Saturday, May 7, 2016

Two More Nuclear Plants to Shutdown in US

Subtitle:  Another One Bites The Dust

It does not come as a surprise.  Two more aging, money-losing nuclear plants, this time in Illinois, are threatened to be closed if government does not provide even more subsidies.  Per the Wall Street Journal see link, Exelon is to close the Clinton and the Quad Cities nuclear power plants if the legislation is not passed.   UPDATE 6/2/2016: - Clinton to close on June 1, 2017.   Quad Cities to close one year later, June 1, 2018 -- RES. 

"According to Exelon, Clinton and Quad Cities have lost more than $800 million over the past six years. . .  Exelon said some nuclear plants are at risk of closing because wholesale energy prices are at a 15-year low. "

These two join the list that includes Pilgrim, and FitzPatrick nuclear plants that were subjects of recent articles on SLB and their imminent closure.   In every case, the reasons given are the same: the nuclear plants are losing money and are unable to compete in the electricity market.  


What is more interesting about the Clinton nuclear power plant is that it is only 29 years old, which is relatively young for a retiring nuclear plant.   The plant started operations in 1987.  (It will be barely 30 years old upon shutdown in 2017) 

Quad Cities

The Quad Cities nuclear power plant is 43 years old, having started operations in 1973.  This age is much more typical of the nuclear plants that shut down.   (It will be 45 years old upon shutdown in 2018, making it the grand old man of US nuclear power.   If it makes it that far, that is. ) 


In the big picture, one can expect that an average of 5 to 6 nuclear power plants will shut down each year over the next two decades.  This is based on the age of the nuclear power plants, their inability to run profitably, and the high cost to modify the plants to increase revenues.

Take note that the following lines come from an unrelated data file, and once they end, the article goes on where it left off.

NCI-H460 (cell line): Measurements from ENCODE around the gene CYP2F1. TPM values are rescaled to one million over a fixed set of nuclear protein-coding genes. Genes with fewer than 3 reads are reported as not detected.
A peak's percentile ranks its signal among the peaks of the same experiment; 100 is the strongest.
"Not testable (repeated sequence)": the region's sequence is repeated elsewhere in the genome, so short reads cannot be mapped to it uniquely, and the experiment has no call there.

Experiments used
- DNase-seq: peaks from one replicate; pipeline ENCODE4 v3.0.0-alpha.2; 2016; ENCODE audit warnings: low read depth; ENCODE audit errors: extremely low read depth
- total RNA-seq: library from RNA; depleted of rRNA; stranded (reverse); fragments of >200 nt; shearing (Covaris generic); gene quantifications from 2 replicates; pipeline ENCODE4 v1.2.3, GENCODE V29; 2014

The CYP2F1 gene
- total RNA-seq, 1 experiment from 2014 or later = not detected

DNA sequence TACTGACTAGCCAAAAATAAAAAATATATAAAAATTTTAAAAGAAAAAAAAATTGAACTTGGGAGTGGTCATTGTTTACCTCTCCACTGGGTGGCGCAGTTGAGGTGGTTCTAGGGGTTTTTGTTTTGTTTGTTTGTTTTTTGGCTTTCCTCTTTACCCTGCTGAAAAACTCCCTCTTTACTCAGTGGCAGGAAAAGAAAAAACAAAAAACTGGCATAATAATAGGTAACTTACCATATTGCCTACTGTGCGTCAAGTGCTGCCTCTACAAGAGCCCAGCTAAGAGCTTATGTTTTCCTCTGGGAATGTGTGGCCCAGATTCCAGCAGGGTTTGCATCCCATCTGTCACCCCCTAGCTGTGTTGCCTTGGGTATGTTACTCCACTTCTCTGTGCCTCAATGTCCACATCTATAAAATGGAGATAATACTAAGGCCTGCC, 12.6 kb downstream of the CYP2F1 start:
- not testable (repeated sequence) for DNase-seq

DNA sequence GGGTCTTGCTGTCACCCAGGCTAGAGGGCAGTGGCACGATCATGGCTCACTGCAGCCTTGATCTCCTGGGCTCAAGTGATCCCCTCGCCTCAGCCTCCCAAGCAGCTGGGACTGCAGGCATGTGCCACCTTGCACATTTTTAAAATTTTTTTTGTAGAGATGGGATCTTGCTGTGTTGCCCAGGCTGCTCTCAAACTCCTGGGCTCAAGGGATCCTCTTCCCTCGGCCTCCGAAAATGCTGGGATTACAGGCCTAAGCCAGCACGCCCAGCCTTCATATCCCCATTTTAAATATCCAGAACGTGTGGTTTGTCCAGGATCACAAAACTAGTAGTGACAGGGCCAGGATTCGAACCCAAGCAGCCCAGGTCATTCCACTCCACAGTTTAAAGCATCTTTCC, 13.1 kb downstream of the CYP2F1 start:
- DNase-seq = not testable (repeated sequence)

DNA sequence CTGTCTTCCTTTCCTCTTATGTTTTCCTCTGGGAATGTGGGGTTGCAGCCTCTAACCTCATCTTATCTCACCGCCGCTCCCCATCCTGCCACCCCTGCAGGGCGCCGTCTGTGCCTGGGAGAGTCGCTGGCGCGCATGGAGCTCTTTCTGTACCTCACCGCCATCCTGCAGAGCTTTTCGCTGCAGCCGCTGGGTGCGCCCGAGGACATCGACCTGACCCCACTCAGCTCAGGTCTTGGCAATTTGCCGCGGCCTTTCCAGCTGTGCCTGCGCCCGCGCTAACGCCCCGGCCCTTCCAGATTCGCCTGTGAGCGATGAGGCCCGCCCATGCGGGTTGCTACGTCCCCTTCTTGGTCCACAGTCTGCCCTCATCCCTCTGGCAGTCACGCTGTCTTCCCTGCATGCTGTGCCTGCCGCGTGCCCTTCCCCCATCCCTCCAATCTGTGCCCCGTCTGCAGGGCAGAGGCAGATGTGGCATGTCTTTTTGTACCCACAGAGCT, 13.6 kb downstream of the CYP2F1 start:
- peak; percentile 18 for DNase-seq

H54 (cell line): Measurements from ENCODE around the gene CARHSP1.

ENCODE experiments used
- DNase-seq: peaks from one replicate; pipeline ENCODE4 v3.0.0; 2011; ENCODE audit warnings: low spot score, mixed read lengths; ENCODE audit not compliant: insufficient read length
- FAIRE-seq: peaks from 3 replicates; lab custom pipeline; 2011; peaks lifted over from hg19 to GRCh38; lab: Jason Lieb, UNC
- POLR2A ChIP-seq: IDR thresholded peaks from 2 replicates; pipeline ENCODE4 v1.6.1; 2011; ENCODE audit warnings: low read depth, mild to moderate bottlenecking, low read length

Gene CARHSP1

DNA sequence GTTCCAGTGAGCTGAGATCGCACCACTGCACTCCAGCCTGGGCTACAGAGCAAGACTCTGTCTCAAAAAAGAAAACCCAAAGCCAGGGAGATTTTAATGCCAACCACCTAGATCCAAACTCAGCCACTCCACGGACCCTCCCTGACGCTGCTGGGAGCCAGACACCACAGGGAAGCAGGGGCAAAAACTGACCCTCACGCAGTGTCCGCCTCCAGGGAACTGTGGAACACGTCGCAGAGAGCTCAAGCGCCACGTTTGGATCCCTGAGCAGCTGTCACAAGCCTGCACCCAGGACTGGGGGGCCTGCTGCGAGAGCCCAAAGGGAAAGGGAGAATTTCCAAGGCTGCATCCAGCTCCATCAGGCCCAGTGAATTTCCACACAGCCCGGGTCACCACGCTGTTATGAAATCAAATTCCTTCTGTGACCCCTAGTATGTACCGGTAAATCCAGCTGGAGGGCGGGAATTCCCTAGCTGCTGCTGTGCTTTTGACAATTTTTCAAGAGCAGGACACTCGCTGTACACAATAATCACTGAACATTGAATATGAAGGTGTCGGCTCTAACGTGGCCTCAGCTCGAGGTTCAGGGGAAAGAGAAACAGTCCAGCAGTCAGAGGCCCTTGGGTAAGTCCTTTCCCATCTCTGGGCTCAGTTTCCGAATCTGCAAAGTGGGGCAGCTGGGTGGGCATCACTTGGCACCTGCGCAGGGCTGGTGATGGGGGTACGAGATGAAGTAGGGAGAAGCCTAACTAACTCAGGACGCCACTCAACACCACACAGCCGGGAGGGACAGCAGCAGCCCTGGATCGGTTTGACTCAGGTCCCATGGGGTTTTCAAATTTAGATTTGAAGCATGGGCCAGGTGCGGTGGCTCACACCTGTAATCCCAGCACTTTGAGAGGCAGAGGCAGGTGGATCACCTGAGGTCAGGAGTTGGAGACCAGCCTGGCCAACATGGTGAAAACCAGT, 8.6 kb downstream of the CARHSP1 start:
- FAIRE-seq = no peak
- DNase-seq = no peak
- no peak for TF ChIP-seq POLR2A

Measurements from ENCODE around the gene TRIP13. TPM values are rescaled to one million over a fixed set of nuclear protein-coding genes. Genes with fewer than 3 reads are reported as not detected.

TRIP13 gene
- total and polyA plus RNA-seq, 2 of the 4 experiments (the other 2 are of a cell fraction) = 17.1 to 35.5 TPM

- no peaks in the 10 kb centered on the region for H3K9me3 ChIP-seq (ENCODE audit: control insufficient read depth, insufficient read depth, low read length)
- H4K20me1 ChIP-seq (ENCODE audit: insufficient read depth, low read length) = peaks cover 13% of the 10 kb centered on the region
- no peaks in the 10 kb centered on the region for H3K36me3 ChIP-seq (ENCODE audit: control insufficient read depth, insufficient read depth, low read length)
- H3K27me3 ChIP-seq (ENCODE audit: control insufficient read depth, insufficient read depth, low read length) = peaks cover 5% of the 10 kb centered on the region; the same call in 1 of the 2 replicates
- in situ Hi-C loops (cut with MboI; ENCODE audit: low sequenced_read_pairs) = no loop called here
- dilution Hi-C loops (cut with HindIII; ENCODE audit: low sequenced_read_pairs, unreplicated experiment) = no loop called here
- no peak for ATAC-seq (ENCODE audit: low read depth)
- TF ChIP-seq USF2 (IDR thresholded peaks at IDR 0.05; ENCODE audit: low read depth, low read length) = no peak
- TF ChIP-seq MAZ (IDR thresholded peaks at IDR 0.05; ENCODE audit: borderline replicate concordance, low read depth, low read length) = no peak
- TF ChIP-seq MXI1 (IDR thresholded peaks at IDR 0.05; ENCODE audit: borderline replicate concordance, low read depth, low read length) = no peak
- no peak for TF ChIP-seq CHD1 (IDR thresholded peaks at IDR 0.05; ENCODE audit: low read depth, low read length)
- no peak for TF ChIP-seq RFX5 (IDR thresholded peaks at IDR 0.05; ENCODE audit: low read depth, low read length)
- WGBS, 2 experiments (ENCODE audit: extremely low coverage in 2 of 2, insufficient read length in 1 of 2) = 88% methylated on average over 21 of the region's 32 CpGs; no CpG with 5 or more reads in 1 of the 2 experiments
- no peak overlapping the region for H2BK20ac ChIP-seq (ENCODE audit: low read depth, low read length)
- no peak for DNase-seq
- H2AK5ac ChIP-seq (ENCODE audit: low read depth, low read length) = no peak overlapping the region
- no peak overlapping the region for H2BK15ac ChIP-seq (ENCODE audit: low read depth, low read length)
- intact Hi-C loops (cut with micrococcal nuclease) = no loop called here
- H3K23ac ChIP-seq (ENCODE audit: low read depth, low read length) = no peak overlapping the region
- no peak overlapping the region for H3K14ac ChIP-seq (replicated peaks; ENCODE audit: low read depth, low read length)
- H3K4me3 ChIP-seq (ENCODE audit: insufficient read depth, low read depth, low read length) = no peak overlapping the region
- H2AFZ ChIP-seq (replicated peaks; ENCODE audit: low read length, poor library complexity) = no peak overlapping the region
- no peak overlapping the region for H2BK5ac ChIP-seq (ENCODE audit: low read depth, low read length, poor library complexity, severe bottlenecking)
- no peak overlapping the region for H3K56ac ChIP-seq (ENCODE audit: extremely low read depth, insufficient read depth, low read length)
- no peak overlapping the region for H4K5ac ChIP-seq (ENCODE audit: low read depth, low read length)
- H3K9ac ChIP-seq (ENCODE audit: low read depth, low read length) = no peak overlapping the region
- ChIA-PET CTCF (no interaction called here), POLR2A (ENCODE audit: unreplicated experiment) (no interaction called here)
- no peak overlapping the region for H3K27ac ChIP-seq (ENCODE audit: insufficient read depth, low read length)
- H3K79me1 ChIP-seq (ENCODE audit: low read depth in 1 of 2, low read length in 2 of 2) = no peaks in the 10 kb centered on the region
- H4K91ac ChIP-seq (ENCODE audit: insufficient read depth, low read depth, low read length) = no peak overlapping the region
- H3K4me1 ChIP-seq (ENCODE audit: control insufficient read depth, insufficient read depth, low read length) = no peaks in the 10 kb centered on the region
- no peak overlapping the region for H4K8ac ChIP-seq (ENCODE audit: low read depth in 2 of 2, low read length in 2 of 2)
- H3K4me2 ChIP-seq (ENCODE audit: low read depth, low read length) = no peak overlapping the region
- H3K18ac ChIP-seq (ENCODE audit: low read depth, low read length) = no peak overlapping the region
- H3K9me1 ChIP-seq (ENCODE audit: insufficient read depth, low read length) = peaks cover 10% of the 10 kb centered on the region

The US nuclear reactors are approximately 35 years old on average, with many reactors past 40 years.   With the revolution in electricity generation brought about by low-price for natural gas, which is now less than $2 per million Btu, and tremendous increases in wind-turbine electricity, wholesale power prices are very low.  Wind-turbine energy now (as of early 2016) matches and sometimes exceeds the electricity produced by hydroelectric dams.  In this market, many nuclear power plants run at a loss, as Exelon stated above: $800 million loss over the past six years. 

The nuclear plants, perhaps, could be modified with sufficient ingenuity and money to operate more profitably.  The major problem to such a plan is the short life after the modifications are made.  One could, for example, invest $400 to $800 million in a nuclear plant to uprate it, or produce more power.   Some plants have done this.  The twin-reactor plant in California at San Onofre tried to do this a few years ago, with disastrous results.  The new equipment, four high pressure steam generators, developed leaks and sent radioactive steam into the skies above Southern California.   Both reactors were then permanently shut down.  But, even if the modifications work as planned, the plant owners have only a few years to recover the investment before the plant is shut down due to other parts requiring replacement.   Nuclear plants were designed for 40 years of operation.  Even though the NRC typically grants every request to extend the operating license to 60 years, the plants must continue to meet all safety requirements.  

Cries for Subsidy

The cries for more subsidies are falling on deaf ears, which is as it should be.  Nuclear power plants already enjoy more subsidies than any other industry one can name.  As written before on SLB, nuclear plants in the US have at least six forms of government subsidy, indemnity from harm from radiation releases, government guaranteed construction loans, protection from most lawsuits during construction, safety regulations relaxed to allow plants to continue to operate, laws passed to obtain construction funds from existing consumers, and direct payment of 2.3 cents per kWh for all power sold for the first 10 years from a new nuclear power plant.   Now, the plant owners are threatening plant closure if more subsidies are not provided.  (6/2/2016, the legislature failed to pass any new subsidies for the nuclear plants, so they are to close as stated above. ) 


Shutting down nuclear power plants will become routine, common-place.  The growth industry will be nuclear plant decommissioning.   It is expected that 50 to 60 nuclear reactors will be shut down and decommissioning started over the next decade.   Between 30 to 40 more plants will be shut down in the subsequent decade.  

Roger E. Sowell, Esq.
Marina del Rey, California

copyrignt © 2016 by Roger Sowell, all rights reserved

No comments: